Hydrogen Gas Leak Delays Shuttle Launch

NASA postpones its trip to the International Space Station by at least four days as the space agency seeks answers to a leak in the launch pad venting system. It's the second such leak in three months to delay NASA shuttle launches.

The seven-person crew of the space shuttle Endeavour never even suited up before NASA scrubbed a June 13 launch to the International Space Station due to a potentially dangerous hydrogen gas leak. NASA scratched the launch at 12:26 a.m. EDT, and the 16-day mission will be delayed until at least June 17.
That date, however, is already booked for the moon-bound launch of an Atlas V rocket carrying the LRO (Lunar Reconnaissance Orbiter) and the LCROSS (Lunar Crater Observation and Sensing Satellite). According to NASA, no decision has been made about which launch will have priority.
If Endeavour doesn't launch before June 20, the mission will be delayed until July 11 because the late June and early July sun angle on the ISS would create heat issues for Endeavour.
After calling off the launch, NASA began draining Endeavour's external fuel tank to begin an investigation of the leak. A hydrogen gas leak also delayed the March launch of Discovery by four days. NASA patched that leak at a vent line, but the space agency still hasn't determined the exact source of the leak.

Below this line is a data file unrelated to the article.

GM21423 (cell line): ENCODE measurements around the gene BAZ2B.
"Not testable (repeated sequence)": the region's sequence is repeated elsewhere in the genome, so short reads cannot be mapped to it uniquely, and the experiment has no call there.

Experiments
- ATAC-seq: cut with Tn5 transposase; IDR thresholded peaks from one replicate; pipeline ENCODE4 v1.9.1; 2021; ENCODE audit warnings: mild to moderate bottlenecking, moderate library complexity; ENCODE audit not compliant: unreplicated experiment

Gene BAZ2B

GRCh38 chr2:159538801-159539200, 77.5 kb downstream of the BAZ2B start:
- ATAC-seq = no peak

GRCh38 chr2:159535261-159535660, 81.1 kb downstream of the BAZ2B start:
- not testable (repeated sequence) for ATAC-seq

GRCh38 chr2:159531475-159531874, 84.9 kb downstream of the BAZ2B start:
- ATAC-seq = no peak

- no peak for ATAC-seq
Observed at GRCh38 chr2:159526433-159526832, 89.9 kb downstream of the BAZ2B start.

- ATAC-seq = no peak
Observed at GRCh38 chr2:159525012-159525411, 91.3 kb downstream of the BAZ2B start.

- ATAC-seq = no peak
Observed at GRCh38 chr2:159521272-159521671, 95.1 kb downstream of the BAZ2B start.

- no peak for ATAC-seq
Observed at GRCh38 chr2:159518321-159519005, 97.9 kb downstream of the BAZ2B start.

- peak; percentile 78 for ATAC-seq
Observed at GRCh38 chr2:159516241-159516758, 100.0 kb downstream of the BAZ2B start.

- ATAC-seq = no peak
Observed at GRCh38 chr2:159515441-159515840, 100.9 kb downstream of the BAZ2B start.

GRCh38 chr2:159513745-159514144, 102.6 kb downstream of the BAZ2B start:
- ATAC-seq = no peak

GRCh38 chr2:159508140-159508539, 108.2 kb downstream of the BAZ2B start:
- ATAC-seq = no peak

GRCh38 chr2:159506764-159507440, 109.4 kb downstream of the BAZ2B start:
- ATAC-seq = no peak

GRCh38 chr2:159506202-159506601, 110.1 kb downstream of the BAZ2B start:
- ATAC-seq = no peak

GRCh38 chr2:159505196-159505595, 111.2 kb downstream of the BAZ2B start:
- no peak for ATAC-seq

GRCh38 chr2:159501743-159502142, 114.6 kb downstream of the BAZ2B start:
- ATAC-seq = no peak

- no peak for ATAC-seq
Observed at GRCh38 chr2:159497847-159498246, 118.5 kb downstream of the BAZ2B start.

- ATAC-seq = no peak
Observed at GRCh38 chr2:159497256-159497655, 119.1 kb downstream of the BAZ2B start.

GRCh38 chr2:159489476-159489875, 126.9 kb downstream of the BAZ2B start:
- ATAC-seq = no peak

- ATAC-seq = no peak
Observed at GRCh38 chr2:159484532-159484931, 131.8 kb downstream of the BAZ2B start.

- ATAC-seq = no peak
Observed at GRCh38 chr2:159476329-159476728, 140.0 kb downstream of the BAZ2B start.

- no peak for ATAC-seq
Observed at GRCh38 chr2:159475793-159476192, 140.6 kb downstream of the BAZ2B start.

Launch Director Mike Leinbach said the Endeavour leak made the risk of a launch pad explosion too high.
"There's no way we could have continued," he said at a news conference. "It's a commodity you just don't mess with."
Endeavour was scheduled to arrive at the ISS with a cargo bay full of work, including the final permanent components of the Japan Aerospace Exploration Agency's (JAXA's) Kibo laboratory complex, a literal "front porch" on the ISS for space-exposed science experiments. To store and transport the experiments that the exposed facility will accommodate, Endeavour is also carrying a storage area similar to the logistics module on the Kibo laboratory, but unpressurized.
"It's a real exciting mission. We are the last mission that is taking up Japanese hardware on a space shuttle ... really big pieces of equipment that we're going to go ahead and leave behind on the space station for construction," Endeavour Commander Mark Polansky said in a preflight interview.
NASA plans a June 16 media conference to update the mission status.